“As history has told us, what happens in Europe will eventually happen in the U.S.,” said Hardesty. “Europe is already altering driver behavior within large cities. For example, license plates ending in even numbers are allowed in the city on specific day and odd numbers other days. Ride sharing, no drive zones are all starting to limit driver access. This is causing fleet management to look at fleet differently.”

Evolving Fleet Portfolios

The sweeping interest of SUVs that continues to dominate the automotive industry isn’t new, but it helps provide details about the direction it is headed. Trends like these ultimately have an effect on fleet, and impact concepts like rightsizing and vehicle selection.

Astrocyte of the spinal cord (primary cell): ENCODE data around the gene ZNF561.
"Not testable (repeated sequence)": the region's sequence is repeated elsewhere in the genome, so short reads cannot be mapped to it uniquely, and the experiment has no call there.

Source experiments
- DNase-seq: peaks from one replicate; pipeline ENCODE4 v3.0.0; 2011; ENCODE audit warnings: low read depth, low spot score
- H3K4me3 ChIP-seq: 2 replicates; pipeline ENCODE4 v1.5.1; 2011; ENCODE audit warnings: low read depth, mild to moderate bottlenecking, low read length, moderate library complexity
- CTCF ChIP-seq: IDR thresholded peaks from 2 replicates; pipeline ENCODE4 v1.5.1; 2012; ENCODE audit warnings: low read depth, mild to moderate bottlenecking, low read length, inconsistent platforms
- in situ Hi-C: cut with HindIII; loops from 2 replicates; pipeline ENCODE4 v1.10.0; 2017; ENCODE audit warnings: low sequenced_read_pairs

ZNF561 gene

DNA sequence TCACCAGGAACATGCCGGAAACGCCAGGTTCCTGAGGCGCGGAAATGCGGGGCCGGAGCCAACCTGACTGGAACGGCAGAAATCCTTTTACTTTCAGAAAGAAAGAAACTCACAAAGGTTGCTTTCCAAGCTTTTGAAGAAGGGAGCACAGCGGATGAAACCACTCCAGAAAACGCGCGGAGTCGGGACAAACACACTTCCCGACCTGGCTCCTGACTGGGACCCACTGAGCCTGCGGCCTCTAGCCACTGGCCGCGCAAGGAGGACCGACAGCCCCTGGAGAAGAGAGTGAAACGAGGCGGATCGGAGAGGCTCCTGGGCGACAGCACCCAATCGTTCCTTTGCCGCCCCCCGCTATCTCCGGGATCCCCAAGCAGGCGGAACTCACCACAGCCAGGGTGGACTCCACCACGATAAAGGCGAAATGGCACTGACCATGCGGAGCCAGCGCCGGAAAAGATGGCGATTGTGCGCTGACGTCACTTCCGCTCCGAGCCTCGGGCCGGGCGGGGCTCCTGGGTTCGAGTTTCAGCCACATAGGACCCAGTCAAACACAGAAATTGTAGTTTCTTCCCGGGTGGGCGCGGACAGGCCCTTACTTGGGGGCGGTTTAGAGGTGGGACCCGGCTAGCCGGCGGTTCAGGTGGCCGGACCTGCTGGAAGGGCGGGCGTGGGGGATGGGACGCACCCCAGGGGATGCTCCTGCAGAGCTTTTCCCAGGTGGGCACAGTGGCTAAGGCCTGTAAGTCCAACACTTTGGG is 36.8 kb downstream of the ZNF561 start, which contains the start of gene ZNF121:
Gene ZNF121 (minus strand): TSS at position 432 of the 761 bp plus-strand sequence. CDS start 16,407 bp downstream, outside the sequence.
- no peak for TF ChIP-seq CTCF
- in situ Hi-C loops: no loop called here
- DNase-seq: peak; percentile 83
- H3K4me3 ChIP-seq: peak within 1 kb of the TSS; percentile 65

“As vehicle costs and interest rates continue to rise, rightsizing becomes more and more important,” said Giesie of Enterprise Fleet Management. “The trend toward fewer manufacturers offering sedans combined with improved engine technology in small SUVs will make the decision for fleets to switch easier since they likely won’t see much of an increase in operating expenses for small SUVs. As a result, I expect a majority of sedan fleets to transition to SUVs. The decision to phase out sedans by some OEMs wasn’t made to force a new habit; it was based on customer preference and demand.”

Fleets who are making moves toward SUVs are rightsizing not only for effective utilization, considering TCO, current gas prices, etc., but also because major OEMs, including GM and Ford, have expressed a desire to shift away from sedan production. Because of this, certain fleets will be susceptible to shifts in asset portfolio.